You can become a serverless blackbelt. Enrol to my 4-week online workshop Production-Ready Serverless and gain hands-on experience building something from scratch using serverless technologies. At the end of the workshop, you should have a broader view of the challenges you will face as your serverless architecture matures and expands. You should also have a firm grasp on when serverless is a good fit for your system as well as common pitfalls you need to avoid. Sign up now and get 15% discount with the code yanprs15!
Disclaimer: I do not claim credit for the code examples and much of the contents here, these are mostly extracts from the book by Chris Smith, Programming F#: A comprehensive guide for writing simple code to solve complex problems. In fact, if you’re thinking of learning F# and like what you read here, you should buy the book yourself, it’s easy to read and the author has gone go great lengths to keep things simple and included a lot of code examples for you to try out yourself.
F# is statically typed, meaning that type checking is done at compile time.
F# supports the full set of primitive .Net types which are built into the F# language and separate from user-defined types.
Here’s a table of all the numeric types (both integer and floating-point) with their suffixes:
F# also allows you to specify values in hexadecimal (base 16), octal (base 8 ) or binary (base 2) using prefix 0x, 0o, or 0b:
There are no implicit type conversion in F#, which eliminates subtle bugs introduced by implicit type conversion as can be found in other languages.
You can use standard arithmetic operators on numeric primitives, like other CLR-based languages, integer division rounds down to the next lowest number discarding the remainder. Here’s a table of all supported operators:
A very important to note here is that by default, these arithmetic operators do not check for overflow! If a number becomes too big for its type it’ll overflow to be negative, and vice versa:
F# also features all the standard math functions, here’s a table of the common math functions:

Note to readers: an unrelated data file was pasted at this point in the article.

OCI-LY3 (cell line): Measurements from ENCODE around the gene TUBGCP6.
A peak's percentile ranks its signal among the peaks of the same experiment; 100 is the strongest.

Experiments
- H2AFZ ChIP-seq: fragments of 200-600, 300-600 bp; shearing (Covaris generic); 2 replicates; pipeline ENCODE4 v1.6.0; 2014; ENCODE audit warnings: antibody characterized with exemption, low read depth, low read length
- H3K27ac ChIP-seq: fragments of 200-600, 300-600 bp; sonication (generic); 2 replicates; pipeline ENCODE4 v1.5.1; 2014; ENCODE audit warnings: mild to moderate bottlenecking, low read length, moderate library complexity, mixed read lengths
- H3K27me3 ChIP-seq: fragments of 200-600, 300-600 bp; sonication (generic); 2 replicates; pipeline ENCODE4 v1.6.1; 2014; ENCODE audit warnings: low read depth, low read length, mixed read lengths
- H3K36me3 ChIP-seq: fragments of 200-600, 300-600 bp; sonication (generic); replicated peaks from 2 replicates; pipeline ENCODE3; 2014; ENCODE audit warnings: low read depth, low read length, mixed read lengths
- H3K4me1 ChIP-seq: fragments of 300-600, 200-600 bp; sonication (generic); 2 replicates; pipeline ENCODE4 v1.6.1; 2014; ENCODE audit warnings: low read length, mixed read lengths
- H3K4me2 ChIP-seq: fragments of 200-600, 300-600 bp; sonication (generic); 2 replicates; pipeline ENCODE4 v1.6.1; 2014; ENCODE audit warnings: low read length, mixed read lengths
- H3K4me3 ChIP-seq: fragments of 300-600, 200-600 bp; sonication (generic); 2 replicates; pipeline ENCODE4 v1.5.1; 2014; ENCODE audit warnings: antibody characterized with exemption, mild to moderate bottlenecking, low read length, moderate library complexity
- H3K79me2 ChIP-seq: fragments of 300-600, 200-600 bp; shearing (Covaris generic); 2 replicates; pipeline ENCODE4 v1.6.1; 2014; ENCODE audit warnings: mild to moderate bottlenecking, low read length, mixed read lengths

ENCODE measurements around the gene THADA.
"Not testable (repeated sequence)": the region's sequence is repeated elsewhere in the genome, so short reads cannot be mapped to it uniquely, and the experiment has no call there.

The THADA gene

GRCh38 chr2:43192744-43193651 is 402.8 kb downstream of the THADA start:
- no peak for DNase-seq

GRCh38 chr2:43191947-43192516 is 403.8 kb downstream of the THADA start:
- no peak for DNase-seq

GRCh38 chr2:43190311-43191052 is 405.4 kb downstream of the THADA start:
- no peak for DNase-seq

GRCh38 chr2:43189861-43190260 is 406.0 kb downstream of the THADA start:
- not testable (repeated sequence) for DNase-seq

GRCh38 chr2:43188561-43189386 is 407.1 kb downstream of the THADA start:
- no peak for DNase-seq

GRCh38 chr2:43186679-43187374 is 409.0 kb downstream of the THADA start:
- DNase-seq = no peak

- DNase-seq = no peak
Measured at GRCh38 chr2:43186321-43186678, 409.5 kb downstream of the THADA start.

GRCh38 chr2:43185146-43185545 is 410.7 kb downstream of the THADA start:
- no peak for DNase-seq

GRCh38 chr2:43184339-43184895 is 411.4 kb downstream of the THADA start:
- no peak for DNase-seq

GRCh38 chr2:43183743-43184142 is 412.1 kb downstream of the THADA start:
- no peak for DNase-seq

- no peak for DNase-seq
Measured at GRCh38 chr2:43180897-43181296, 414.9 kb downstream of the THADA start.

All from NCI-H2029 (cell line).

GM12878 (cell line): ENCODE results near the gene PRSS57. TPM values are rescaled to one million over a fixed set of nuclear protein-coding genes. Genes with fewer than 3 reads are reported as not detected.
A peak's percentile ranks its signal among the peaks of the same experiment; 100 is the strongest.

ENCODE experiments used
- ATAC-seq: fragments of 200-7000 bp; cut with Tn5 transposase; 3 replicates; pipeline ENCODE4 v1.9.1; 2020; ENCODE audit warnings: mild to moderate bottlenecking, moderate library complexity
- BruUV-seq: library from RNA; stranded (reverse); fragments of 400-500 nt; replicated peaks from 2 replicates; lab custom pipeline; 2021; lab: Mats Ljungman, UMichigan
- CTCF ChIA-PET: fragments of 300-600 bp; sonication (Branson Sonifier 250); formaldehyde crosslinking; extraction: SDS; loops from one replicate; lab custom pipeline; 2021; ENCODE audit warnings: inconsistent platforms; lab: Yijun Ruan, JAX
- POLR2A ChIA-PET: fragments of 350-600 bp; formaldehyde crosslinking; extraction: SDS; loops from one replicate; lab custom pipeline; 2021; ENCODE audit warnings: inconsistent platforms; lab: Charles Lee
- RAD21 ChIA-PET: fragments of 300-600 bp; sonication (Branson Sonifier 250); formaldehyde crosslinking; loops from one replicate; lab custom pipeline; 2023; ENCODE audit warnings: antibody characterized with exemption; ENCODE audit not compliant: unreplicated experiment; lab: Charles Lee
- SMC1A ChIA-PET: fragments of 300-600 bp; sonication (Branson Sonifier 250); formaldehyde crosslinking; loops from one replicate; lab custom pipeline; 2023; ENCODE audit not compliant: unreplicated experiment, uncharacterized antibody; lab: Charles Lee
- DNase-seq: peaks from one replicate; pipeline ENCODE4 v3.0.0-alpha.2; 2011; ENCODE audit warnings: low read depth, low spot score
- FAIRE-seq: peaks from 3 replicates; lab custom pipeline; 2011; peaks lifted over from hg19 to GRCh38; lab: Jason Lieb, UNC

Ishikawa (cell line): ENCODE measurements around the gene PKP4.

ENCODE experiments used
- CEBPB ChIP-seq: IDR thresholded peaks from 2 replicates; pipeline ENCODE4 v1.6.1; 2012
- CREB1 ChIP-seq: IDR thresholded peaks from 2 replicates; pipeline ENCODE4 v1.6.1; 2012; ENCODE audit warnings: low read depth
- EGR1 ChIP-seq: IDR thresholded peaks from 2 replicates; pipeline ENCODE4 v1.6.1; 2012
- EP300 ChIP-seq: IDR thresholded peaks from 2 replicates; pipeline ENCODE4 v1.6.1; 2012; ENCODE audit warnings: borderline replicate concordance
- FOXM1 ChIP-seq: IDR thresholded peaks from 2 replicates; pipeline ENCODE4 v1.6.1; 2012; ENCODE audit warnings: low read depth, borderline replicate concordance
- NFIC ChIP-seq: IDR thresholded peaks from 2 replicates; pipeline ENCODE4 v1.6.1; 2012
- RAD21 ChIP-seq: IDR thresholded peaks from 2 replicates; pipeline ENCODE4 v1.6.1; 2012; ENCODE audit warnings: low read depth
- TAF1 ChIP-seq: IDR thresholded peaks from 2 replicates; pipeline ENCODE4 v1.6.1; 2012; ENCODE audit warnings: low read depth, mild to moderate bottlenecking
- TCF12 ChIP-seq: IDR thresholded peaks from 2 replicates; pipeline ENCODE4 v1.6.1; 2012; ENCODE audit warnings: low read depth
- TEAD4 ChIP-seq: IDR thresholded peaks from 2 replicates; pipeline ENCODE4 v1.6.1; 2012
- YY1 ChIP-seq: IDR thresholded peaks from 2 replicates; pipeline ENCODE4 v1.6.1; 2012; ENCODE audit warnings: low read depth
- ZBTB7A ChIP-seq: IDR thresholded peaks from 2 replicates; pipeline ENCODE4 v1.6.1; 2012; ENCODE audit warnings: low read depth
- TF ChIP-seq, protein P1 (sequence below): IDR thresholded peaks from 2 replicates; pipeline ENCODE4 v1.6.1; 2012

If you are dealing with data larger than 2^64, F# has the BigInt type for representing arbitrarily large integers. While the BigInt type is simply an alias for the System.Numerics.BigInteger type, it’s worth noting that neither C# nor VB.Net has syntax to support arbitrarily large integers.
BigInt uses the I suffix for literals, see example below:
You should remember that although BigInt is heavily optimized, it is still much slower than using the primitive integer types.
Primitive integer types support bitwise operators for manipulating values at a binary level:
The .Net platform is based on Unicode, so characters are represented using 2-byte UTF-16 characters. To define a character value, you can put any Unicode character in single quotes, for example:
Like C#, to represent special control characters you need to use an escape sequence from the table below:
You can get the byte value of a character literal by adding a B suffix:
String literals are defined by enclosing a series of characters in double quotes which can span multiple lines. To access a character from within a string, use the indexer syntax, .[ ], and pass in a zero-based character index. For example:
If you want to specify a long string, you can break it up across multiple lines using a single backslash, \, for example:
Like in C#, you can define a verbatim string using the @ symbol, which ignores any escape sequence characters:
F# has the bool type (System.Boolean) as well as standard Boolean operators listed below:
F# uses short-circuit evaluation when evaluating Boolean expressions, meaning that if a result can be determined after evaluating the first of the two expressions, the second value won’t be evaluated. For example:
true || f() – will evaluate to true without executing function f.
false && g() – will evaluate to false without executing function g.